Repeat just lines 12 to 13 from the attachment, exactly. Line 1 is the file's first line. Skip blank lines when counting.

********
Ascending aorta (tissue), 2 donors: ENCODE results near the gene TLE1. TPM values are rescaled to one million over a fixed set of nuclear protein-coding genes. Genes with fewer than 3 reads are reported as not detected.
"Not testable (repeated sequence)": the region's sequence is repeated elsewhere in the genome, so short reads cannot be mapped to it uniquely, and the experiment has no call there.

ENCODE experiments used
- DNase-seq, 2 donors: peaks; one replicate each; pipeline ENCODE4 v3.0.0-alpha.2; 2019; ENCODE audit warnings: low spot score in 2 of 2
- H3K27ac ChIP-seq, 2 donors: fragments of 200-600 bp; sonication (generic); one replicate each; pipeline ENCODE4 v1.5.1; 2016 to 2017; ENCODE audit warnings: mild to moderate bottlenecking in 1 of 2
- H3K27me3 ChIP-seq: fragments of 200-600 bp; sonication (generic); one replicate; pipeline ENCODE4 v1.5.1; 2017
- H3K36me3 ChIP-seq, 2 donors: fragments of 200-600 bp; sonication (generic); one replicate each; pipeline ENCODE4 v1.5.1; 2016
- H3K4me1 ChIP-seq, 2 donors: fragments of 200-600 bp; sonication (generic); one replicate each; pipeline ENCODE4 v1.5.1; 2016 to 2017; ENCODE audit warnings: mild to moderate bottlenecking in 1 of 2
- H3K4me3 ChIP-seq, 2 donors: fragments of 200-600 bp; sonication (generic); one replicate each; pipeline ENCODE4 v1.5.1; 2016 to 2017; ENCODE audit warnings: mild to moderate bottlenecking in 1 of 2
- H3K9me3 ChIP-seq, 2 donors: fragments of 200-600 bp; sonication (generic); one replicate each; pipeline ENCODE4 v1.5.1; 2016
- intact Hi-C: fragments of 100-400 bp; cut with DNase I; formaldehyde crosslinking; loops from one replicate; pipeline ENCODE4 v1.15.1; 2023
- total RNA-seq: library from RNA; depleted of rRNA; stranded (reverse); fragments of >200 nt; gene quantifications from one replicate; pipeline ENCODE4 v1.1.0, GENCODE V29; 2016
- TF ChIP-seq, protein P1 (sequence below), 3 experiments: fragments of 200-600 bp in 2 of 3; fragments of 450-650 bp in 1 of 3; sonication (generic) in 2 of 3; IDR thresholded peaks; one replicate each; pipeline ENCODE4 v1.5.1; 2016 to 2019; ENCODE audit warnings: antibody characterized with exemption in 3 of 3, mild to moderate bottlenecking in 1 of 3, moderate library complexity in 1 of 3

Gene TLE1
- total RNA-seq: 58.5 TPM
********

- total RNA-seq: library from RNA; depleted of rRNA; stranded (reverse); fragments of >200 nt; gene quantifications from one replicate; pipeline ENCODE4 v1.1.0, GENCODE V29; 2016
- TF ChIP-seq, protein P1 (sequence below), 3 experiments: fragments of 200-600 bp in 2 of 3; fragments of 450-650 bp in 1 of 3; sonication (generic) in 2 of 3; IDR thresholded peaks; one replicate each; pipeline ENCODE4 v1.5.1; 2016 to 2019; ENCODE audit warnings: antibody characterized with exemption in 3 of 3, mild to moderate bottlenecking in 1 of 3, moderate library complexity in 1 of 3